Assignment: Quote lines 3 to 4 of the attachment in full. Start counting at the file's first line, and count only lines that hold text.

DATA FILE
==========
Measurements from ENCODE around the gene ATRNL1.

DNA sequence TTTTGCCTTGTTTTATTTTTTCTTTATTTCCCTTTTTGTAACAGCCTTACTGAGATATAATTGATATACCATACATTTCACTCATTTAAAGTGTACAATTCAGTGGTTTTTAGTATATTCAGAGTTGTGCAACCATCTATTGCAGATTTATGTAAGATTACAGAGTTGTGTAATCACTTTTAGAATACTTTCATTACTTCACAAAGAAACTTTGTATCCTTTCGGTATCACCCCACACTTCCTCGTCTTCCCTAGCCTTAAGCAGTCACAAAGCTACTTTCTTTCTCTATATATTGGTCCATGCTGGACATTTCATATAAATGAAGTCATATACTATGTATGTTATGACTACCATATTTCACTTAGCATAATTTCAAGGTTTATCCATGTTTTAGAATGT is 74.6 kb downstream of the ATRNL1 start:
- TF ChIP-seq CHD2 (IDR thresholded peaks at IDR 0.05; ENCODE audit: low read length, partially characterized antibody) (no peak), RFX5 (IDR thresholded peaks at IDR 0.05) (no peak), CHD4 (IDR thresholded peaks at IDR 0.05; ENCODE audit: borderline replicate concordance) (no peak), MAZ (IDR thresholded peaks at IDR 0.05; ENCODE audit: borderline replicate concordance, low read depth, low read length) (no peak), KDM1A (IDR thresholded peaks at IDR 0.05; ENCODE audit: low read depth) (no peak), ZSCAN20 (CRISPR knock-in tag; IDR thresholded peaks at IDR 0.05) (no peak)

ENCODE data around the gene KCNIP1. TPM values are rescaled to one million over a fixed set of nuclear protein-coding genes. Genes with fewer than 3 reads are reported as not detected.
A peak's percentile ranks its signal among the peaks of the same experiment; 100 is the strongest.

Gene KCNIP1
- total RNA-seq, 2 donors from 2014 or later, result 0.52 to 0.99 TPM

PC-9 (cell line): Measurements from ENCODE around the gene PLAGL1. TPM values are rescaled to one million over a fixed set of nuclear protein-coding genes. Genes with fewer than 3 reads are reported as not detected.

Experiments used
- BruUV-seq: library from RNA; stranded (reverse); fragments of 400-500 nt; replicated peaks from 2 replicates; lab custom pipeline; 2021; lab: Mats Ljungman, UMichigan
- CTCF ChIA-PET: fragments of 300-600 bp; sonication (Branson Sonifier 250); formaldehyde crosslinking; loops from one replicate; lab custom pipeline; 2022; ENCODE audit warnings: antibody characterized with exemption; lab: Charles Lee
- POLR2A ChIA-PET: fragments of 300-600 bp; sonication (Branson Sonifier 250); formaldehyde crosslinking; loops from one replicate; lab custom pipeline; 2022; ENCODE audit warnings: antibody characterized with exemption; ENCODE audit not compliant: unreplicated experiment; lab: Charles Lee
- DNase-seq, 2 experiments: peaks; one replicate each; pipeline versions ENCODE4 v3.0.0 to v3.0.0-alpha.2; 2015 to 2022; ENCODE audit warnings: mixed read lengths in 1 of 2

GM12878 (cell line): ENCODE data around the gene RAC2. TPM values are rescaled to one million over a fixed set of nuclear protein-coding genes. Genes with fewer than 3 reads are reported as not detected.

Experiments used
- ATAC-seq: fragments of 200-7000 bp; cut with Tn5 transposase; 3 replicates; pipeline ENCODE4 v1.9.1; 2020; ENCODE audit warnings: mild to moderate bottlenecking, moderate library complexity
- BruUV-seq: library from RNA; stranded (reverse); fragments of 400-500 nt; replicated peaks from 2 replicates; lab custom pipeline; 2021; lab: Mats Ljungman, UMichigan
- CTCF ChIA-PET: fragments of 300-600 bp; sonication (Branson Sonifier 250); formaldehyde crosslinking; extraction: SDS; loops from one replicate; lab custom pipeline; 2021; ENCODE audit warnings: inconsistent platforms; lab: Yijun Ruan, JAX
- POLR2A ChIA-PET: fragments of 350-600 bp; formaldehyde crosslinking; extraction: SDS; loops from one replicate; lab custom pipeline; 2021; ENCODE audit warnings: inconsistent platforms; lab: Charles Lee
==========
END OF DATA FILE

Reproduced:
- TF ChIP-seq CHD2 (IDR thresholded peaks at IDR 0.05; ENCODE audit: low read length, partially characterized antibody) (no peak), RFX5 (IDR thresholded peaks at IDR 0.05) (no peak), CHD4 (IDR thresholded peaks at IDR 0.05; ENCODE audit: borderline replicate concordance) (no peak), MAZ (IDR thresholded peaks at IDR 0.05; ENCODE audit: borderline replicate concordance, low read depth, low read length) (no peak), KDM1A (IDR thresholded peaks at IDR 0.05; ENCODE audit: low read depth) (no peak), ZSCAN20 (CRISPR knock-in tag; IDR thresholded peaks at IDR 0.05) (no peak)

ENCODE data around the gene KCNIP1. TPM values are rescaled to one million over a fixed set of nuclear protein-coding genes. Genes with fewer than 3 reads are reported as not detected.